Citigroup Has Cleanest Fed-Test Pass of Wall Street Rivals

Updated on
Bank Report Card

Citigroup Inc.’s plans to return capital to shareholders got the cleanest approval from the Federal Reserve among top Wall Street banks, a year after the firm failed the regulator’s annual stress tests.

Bank of America Corp. got a conditional pass requiring it to shore up internal processes and resubmit its plan for managing capital, while Goldman Sachs Group Inc., JPMorgan Chase & Co. and Morgan Stanley cleared after revising proposals, the Fed said Wednesday in a statement. U.S. units of Deutsche Bank AG and Banco Santander SA failed because of qualitative concerns about their processes. The Fed didn’t place any conditions in passing Citigroup or 24 other firms, including Wells Fargo & Co.

Michael Corbat, Citigroup’s chief executive officer, had staked his job on passing this year’s test after the Fed found the bank’s processes inadequate last year. He spent more than $180 million to improve the bank’s systems and asked Eugene McQuade, a veteran executive with close regulatory ties, to delay his retirement to oversee this year’s submission.

“Citigroup came through with flying colors,” Gerard Cassidy, an analyst at RBC Capital Markets, said in an interview. “They have put an enormous amount of effort and money that was spent to do it right.”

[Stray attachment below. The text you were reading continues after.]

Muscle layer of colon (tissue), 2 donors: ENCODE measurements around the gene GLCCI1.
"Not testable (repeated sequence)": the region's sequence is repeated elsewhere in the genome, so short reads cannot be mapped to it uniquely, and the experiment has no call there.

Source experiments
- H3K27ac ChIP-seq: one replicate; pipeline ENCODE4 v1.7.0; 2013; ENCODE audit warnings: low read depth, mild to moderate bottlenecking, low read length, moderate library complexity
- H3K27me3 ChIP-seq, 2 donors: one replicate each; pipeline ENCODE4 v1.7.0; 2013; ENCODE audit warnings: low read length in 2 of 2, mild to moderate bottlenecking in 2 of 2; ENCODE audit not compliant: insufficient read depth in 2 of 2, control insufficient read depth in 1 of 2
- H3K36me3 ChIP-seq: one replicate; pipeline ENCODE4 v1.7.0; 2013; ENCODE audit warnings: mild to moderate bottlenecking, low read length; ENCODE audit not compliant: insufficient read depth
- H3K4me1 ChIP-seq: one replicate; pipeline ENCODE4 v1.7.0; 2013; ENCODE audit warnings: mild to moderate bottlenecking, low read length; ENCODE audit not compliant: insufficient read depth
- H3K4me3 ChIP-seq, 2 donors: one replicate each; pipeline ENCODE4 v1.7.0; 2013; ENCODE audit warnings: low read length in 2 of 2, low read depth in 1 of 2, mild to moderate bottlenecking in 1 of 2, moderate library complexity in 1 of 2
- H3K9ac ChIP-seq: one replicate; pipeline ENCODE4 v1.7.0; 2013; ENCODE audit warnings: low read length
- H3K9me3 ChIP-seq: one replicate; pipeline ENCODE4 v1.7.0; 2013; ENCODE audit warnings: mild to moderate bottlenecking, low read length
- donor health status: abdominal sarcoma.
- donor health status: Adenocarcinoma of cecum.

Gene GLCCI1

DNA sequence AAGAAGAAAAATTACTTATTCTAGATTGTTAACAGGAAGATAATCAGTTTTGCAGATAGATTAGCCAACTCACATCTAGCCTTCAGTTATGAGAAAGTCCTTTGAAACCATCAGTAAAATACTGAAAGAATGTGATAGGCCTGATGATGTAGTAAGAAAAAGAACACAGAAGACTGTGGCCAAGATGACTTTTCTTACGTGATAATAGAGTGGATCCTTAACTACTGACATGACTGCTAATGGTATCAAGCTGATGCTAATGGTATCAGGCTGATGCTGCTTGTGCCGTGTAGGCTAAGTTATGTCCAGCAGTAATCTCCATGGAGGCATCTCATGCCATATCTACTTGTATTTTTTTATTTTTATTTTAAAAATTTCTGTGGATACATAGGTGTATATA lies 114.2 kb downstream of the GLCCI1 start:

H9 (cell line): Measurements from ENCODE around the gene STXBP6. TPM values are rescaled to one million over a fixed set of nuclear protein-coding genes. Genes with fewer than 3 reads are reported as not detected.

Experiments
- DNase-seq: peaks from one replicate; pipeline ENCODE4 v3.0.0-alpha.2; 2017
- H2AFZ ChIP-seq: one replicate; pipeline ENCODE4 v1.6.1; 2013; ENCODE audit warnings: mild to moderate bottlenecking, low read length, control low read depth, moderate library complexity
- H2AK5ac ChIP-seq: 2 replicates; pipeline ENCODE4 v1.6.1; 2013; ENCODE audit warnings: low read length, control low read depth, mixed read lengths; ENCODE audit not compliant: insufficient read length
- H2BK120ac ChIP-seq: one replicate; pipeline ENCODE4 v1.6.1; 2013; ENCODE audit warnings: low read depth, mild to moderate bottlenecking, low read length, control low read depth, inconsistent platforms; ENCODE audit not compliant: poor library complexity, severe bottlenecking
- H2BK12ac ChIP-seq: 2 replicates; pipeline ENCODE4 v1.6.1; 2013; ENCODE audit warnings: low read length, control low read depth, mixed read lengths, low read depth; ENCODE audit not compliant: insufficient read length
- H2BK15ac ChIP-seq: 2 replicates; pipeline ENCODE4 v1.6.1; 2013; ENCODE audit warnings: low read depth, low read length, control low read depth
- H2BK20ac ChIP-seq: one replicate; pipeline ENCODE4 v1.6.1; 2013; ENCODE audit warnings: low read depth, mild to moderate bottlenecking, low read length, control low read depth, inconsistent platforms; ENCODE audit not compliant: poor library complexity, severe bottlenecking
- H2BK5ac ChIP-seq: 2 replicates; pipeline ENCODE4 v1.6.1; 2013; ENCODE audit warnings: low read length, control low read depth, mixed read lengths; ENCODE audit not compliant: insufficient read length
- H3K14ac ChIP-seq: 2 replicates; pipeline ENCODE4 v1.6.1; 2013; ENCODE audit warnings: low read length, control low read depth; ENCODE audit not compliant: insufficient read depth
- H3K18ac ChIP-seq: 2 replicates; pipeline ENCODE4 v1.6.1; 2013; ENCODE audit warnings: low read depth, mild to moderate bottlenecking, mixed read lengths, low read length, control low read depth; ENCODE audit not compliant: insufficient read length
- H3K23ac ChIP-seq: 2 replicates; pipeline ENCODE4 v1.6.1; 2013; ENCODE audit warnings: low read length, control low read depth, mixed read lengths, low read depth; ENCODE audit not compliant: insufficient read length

Citigroup’s Payout

The tests are a cornerstone of the Fed’s strategy to prevent a repeat of the 2008 financial crisis and another taxpayer bailout of the largest banks. The results released Wednesday are the annual exam’s second and final round, determining whether firms can withstand losses and still pay dividends, buy back stock or make acquisitions.

It’s high stakes for investors: Analysts estimated before Wednesday’s results that publicly traded U.S. banks in the exam are strong enough to boost quarterly payouts 53 percent on average, disbursing $109 billion over the next 15 months.

Citigroup, which was stuck with a token 1-cent quarterly dividend after last year’s failure, announced Wednesday that it will pay 5 cents a share and buy back as much as $7.8 billion of stock during the next five quarters, up from $1.2 billion over the past four.

Dividends will jump 50 percent at Morgan Stanley, 10 percent at JPMorgan, 8 percent at Goldman Sachs and 7 percent at Wells Fargo. Bank of America left its dividend at 5 cents. Morgan Stanley will repurchase as much as $3.1 billion in stock, JPMorgan will buy up to $6.4 billion and Bank of America $4 billion. Goldman Sachs and Wells Fargo didn’t disclose plans to buy back stock.

Citigroup climbed 3.2 percent to $54 in extended trading at 5:18 p.m. in New York, Morgan Stanley advanced 3.3 percent, and Bank of America slipped 1.1 percent.

Corbat’s Turmoil

If all of the banks that passed return the capital they asked for, they would pay out almost 60 percent of their projected income over five quarters, a senior Fed official said.

Failing the test -- either because the Fed faults a bank’s strength or internal systems -- can prevent larger payouts, leaving executives to shore up balance sheets or controls while facing shareholders eager for more cash.

For Corbat, 54, passing may end a year of turmoil that included the Fed’s rejection of the bank’s plan last March because of what regulators described as deficiencies in the firm’s processes for projecting revenue and losses across its global operations.